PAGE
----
After the residents’ supper, I take a few minutes to rest and sit in the kitchen. Ms. A, a patient with very mild dementia, comes to see me. “You look really tired. I noticed you haven’t had dinner yet, you should have something to eat,” she said.
She stays with me during the meal and tells me a bit about her life, then talks about her concerns about the pandemic. She tells me she is tired of being confined to her room and wants to "leave" as quickly as possible.
At the end of my shift, I go home for a short night of sleep, because the next day, a double shift (7:30 a.m. to 11:30 p.m.) on the same floor awaits.
Do you have a story or anecdote you’d like to share about health-care workers, nursing-home staff or others on the front line? Tell us about it, and what you’re doing to thank them, and we’ll publish a selection in The Globe and Mail in print and online.
When I get to the floor, I notice that the nurses seem worried. I am told that of the five orderlies who must work today, I am the only one they could find. The co-ordinator will have to reassign workers from other floors.
The residents are impatient and agitated by all the upheaval to their routine and share their frustrations with me.
Ms. B, the centre's youngest resident, tells me that she hasn't had a full bath for weeks, and that her bed hasn't been changed either. We only wash her face, armpits and private parts. All other residents are in the same predicament.
Ms. S, an 87-year-old patient, keeps saying how much she wants to die, how much she is tired of loneliness and confinement, how her loss of autonomy is driving her crazy and how she no longer feels a reason to live.
She cries and asks for a hug, but I can’t risk infecting her, even if that breaks my heart. I kneel in front of her wheelchair, grab her hands and try to reassure her, telling her that I will be there to help her through, that she can ring the bell if she needs anything. She thanks me profusely. She will die suddenly a few days later.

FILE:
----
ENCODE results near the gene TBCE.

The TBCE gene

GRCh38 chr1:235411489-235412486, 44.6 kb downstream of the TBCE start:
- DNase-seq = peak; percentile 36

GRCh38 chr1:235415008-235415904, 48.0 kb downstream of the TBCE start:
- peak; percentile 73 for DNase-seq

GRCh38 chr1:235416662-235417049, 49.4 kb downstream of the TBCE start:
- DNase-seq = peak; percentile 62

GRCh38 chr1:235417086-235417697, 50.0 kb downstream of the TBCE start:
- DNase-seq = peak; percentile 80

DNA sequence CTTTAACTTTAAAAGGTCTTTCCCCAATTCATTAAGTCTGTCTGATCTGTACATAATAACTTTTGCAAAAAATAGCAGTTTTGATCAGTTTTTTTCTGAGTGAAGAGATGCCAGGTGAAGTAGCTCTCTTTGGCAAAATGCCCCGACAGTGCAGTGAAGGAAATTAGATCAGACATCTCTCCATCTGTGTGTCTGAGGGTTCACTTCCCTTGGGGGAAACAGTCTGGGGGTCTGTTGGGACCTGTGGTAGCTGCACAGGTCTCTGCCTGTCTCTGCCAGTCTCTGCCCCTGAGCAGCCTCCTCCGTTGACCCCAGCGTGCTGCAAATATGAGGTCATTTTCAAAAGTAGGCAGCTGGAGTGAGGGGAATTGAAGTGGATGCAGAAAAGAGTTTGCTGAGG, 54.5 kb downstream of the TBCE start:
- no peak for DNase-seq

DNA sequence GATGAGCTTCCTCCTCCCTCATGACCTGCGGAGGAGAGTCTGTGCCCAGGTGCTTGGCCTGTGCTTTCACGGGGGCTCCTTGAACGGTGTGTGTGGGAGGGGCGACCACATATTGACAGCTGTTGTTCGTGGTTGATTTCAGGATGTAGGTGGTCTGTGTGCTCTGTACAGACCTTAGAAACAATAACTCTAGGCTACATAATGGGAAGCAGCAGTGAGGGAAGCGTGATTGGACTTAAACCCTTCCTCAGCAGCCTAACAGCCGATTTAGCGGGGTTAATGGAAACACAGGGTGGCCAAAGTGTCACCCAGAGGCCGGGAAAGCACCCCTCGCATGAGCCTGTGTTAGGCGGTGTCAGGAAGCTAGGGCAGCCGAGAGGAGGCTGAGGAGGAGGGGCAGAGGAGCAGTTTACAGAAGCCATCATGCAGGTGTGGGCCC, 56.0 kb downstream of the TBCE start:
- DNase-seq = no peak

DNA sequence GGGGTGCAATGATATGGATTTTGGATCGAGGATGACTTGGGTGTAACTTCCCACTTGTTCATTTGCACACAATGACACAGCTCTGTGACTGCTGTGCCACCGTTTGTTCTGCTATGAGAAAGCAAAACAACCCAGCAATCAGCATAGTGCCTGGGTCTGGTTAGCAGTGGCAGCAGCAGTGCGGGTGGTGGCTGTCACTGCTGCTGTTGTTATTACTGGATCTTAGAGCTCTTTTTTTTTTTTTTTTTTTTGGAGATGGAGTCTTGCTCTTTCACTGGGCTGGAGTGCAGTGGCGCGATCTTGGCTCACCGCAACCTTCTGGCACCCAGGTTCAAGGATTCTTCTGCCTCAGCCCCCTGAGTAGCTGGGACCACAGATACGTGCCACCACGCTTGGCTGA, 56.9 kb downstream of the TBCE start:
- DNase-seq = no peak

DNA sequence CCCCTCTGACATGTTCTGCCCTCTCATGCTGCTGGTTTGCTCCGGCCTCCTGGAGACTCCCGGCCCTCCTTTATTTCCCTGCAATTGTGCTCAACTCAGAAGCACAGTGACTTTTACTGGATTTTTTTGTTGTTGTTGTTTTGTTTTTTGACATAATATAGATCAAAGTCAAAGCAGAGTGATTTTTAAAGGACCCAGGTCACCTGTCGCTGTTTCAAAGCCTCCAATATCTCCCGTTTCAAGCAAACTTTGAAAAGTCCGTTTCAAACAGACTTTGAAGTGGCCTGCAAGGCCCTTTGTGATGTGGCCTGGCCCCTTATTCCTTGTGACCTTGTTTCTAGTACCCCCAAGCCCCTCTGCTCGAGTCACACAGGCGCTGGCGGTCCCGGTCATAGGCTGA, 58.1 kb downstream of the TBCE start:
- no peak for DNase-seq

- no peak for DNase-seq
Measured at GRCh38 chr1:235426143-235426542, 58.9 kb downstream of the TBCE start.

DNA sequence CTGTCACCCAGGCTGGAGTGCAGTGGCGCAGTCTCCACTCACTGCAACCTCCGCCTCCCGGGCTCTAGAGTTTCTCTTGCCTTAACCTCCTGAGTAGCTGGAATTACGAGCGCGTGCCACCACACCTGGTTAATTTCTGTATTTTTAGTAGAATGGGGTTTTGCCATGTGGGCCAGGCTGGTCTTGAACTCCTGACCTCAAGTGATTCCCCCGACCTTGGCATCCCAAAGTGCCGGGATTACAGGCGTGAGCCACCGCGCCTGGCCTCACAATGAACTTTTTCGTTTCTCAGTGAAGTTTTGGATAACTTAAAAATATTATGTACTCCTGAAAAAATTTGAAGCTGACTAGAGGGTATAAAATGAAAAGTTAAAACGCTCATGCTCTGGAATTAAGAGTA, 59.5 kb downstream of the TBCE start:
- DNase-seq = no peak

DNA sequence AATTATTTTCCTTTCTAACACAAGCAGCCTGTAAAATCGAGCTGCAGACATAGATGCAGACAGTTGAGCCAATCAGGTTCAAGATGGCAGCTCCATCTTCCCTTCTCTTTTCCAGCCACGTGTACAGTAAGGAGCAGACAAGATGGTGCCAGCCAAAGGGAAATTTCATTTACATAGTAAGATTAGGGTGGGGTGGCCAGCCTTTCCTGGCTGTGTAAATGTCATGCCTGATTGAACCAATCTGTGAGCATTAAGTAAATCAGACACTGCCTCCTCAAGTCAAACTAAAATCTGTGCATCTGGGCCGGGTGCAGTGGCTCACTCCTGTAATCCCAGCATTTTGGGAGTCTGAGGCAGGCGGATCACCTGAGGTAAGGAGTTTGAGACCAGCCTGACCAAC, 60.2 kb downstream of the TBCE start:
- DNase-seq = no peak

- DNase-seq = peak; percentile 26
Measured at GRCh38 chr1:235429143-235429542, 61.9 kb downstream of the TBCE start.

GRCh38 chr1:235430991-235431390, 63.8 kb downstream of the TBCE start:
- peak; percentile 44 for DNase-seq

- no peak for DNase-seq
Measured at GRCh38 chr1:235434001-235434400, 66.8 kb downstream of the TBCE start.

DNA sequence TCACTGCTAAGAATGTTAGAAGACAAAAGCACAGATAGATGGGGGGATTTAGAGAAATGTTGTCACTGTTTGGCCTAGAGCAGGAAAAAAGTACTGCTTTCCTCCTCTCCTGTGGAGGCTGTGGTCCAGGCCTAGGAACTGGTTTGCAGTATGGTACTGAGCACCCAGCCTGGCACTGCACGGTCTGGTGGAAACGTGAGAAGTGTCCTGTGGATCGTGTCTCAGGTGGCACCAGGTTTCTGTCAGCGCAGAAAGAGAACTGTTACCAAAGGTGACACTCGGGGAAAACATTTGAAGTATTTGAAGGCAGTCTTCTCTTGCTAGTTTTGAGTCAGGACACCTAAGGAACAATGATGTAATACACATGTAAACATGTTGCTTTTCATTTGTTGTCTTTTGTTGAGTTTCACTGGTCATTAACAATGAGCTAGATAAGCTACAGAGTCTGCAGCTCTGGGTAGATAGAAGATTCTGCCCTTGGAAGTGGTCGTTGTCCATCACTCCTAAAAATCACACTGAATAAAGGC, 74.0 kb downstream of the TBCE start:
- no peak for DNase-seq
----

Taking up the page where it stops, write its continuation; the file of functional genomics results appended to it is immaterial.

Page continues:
Several other patients are severely depressed and harbour dark thoughts. They tell me “I want to die, let me die in peace, I’m dying, I can’t take it any more.”
Some patients flatly refuse to eat and are in decline. Those who need to walk daily, or to get up and go to the bathroom with assistance, in order to maintain their autonomy, are confined to their bed and must wear a diaper. Patients who require full help when eating often can’t finish their meals, because orderlies run out of time. Most are dehydrated because orderlies have little or no time to dispense water or juice during their shift. The residents have greasy hair, their nails are dirty and long, their clothes are soiled and reused daily. Oral hygiene is not carried out. Their rooms aren’t cleaned and fruit flies buzz everywhere. The place reeks of neglect.
Mr. H is in terrible shape. His TV no longer works and he has nothing to distract him. He has no phone, no radio, no book. He lets himself go, no longer cleans himself and no longer shaves his beard. "What for?" he tells me.
At the nursing station, the phone rings endlessly. Families of those who don’t have a phone in their room are seeking updates about them. The nurse tells me not to answer the calls, because it never ends, there is no time. I dare not imagine the anxiety of families who have no news of their loved ones. I still take a few calls.